Have you ever told yourself, "I wish I had a time machine so I could go back to the good ol' days"? In Jennings you have the opportunity to do just that, no time machine needed.
There are a few of us who remember a small town general store. For those who don't, you need to see the W.H. Tupper Museum. It's a true time capsule. The original store was several miles north of Jennings and closed in the late 1940s.
According to Lin Fake, who works at the museum, "At the time the family was having a little bit of a disagreement. She (Ms. Tupper) walked out of the store at noon, lock the doors and that was it." Everything was left as is. The perishable goods were removed, but everything else stayed on the shelves, right where they were left.
Fast forward 20 years to the late 1960s. The store was starting to show its age and things needed to be moved. Fake adds, "She painstakingly took every product. Everything was cleaned, packaged, wrapped up." Then 20 years after that, it all fell on the shoulders of Joe Tupper.
Fake says, "After everyone passed away, he found himself with a warehouse full of stuff and a farmhouse full of stuff because his aunts were kind of hoarders. They kept everything, which for history's sake, it was great!"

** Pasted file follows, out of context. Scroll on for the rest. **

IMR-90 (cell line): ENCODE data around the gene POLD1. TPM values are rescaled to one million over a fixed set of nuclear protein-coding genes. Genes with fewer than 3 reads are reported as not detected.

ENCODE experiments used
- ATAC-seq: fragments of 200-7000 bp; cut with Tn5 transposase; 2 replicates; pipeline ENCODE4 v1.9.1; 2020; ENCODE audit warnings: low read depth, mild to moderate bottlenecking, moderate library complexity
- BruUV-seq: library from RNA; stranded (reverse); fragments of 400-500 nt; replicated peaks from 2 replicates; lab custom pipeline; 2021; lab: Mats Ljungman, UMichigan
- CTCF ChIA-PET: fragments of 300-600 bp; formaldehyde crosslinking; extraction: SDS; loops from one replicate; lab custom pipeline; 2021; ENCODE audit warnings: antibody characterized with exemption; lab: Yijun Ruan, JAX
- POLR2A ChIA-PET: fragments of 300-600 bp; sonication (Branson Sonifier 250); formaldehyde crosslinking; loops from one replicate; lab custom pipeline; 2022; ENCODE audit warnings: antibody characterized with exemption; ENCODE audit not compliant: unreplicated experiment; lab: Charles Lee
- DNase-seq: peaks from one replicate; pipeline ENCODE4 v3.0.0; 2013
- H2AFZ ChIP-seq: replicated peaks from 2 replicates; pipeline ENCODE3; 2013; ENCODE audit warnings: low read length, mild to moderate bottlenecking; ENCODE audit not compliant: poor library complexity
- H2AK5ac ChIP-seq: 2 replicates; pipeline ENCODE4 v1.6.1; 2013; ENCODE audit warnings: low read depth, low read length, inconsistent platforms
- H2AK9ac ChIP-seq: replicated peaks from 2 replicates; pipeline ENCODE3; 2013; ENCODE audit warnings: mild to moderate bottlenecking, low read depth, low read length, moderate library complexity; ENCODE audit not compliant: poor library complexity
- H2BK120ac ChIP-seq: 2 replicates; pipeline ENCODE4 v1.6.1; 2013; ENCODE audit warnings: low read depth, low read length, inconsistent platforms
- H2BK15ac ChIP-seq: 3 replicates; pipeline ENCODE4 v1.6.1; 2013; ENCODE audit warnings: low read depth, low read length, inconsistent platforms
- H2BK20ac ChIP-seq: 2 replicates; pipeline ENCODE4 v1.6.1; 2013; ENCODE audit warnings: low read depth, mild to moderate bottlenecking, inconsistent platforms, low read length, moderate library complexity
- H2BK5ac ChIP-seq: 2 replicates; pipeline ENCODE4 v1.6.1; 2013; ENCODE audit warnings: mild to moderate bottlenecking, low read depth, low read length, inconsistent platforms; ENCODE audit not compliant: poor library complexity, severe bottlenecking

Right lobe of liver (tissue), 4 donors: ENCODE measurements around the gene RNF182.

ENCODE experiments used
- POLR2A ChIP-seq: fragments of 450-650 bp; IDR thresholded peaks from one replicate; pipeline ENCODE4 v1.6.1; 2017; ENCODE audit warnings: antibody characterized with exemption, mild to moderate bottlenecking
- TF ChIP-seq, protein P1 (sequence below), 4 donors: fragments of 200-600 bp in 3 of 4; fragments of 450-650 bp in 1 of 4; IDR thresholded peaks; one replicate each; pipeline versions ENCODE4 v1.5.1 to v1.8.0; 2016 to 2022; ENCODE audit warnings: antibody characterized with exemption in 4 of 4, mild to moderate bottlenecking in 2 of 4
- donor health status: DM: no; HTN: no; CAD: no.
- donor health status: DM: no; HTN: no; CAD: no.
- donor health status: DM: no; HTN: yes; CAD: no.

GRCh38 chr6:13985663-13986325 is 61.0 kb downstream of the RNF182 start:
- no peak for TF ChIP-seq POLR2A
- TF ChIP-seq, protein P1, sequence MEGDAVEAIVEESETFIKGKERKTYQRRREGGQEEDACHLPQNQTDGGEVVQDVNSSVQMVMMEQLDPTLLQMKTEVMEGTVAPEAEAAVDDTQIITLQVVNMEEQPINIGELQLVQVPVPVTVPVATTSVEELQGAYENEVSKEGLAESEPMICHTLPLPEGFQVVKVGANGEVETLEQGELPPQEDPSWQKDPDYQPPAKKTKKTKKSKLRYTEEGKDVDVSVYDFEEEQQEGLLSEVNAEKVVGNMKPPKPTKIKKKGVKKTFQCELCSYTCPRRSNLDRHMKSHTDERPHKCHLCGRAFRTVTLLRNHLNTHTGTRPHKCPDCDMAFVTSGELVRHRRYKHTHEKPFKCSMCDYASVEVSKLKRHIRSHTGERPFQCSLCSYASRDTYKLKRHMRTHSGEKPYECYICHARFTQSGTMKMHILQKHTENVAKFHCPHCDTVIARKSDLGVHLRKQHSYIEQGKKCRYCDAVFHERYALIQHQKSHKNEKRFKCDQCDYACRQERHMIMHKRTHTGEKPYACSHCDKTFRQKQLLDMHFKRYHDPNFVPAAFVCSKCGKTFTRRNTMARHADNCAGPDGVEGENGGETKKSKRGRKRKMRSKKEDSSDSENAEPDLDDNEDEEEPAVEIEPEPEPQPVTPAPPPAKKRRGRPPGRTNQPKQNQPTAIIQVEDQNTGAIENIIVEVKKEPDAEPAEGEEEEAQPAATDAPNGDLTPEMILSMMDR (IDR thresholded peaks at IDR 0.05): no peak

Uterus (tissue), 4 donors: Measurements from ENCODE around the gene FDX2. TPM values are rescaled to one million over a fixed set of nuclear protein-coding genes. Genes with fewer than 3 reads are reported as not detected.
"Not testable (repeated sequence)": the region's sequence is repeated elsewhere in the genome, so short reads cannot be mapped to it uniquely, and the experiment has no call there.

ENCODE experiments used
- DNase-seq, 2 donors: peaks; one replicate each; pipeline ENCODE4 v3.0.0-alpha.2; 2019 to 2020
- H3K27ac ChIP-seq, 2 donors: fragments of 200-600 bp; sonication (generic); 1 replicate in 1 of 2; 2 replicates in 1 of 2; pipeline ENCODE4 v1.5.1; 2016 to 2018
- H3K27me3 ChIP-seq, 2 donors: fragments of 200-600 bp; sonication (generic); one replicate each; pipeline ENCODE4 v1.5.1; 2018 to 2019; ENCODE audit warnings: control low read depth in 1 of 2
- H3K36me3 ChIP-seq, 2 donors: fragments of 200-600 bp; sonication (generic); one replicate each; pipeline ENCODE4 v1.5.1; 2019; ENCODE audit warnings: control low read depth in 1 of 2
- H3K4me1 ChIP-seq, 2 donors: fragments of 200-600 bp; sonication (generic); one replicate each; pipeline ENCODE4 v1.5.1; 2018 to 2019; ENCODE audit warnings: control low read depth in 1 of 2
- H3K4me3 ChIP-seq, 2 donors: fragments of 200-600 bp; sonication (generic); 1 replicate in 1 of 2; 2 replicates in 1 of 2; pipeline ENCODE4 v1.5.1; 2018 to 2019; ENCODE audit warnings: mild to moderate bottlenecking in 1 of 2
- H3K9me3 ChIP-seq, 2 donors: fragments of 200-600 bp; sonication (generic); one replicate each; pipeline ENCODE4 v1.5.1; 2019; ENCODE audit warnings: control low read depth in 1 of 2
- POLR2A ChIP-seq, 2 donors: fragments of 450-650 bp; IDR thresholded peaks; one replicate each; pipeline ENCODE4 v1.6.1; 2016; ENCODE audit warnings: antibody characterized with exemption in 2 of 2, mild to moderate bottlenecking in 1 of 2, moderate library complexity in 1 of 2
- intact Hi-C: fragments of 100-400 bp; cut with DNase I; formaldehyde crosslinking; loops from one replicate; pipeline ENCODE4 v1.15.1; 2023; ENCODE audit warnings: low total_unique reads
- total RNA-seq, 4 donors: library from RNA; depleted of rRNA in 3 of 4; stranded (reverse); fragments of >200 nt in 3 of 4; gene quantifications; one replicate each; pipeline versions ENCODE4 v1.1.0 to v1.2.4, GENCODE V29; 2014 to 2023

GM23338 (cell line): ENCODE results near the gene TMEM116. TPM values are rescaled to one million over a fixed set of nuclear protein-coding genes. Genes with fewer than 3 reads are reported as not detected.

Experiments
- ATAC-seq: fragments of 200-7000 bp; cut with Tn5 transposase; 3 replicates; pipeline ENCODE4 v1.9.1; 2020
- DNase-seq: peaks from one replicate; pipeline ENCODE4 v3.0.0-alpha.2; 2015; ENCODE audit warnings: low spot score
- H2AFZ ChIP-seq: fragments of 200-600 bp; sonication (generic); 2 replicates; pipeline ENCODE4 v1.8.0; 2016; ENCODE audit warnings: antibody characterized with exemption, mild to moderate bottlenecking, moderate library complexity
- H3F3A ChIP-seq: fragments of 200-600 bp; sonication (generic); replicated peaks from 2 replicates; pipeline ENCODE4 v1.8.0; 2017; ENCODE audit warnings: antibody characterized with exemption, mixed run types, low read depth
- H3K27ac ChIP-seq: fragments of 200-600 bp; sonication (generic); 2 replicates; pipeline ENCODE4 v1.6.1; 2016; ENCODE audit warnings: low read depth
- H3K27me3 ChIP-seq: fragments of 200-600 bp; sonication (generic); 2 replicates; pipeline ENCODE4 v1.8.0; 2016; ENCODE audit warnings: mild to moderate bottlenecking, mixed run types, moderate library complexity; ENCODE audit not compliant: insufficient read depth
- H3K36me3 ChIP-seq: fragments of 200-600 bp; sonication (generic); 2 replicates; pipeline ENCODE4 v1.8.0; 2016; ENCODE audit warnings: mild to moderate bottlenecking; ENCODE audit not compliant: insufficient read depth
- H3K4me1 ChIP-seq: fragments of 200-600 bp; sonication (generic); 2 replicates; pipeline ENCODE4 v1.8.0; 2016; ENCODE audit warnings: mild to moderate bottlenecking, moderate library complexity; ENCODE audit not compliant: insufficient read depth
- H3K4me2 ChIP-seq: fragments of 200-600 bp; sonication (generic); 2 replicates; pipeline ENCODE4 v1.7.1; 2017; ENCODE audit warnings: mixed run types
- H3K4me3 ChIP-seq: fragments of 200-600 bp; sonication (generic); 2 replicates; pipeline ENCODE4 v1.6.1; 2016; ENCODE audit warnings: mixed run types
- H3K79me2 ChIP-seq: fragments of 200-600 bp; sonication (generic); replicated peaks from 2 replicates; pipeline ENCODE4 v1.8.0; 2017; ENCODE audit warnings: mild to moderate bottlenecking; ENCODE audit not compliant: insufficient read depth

All of it was brought to Jennings and became a community project. And what you see here is the real deal! Fake says, "When you look at the products on the shelves, the stuff in the containers is still the original."
While pointing to the pharmacy shelf, Fake says, "Almost everything on this shelf is poison. But it was medicine at the time. Including a colic medicine made from cannabis. They realized they shouldn't be giving this to babies, so they started using it for cows and horses!"
And some things at the museum aren't identified until someone old enough knows what it is! Fake says, "We have this bit that they would attach to the horses and they could pour the medicine into it and the horse would get it's medicine. We had a gentleman come in and say we used to have this on the farm. We said please explain to us how it works!"
As much as time has stood still in the store, the back half of the museum is always evolving! Take, the telephone museum. From the oldest phones, to somewhat more modern technology. You can see how we communicated, and how workers kept us on line.
There's even two phone booths from a transportation station in New Orleans. They're hooked together so kids can talk to each other. The have a reading area, a children's play area and a small auditorium. You'll also see the fashions from days gone by. They're located on Main street in downtown Jennings and are open Tuesdays through Saturdays. For more information visit they museum's Facebook Page.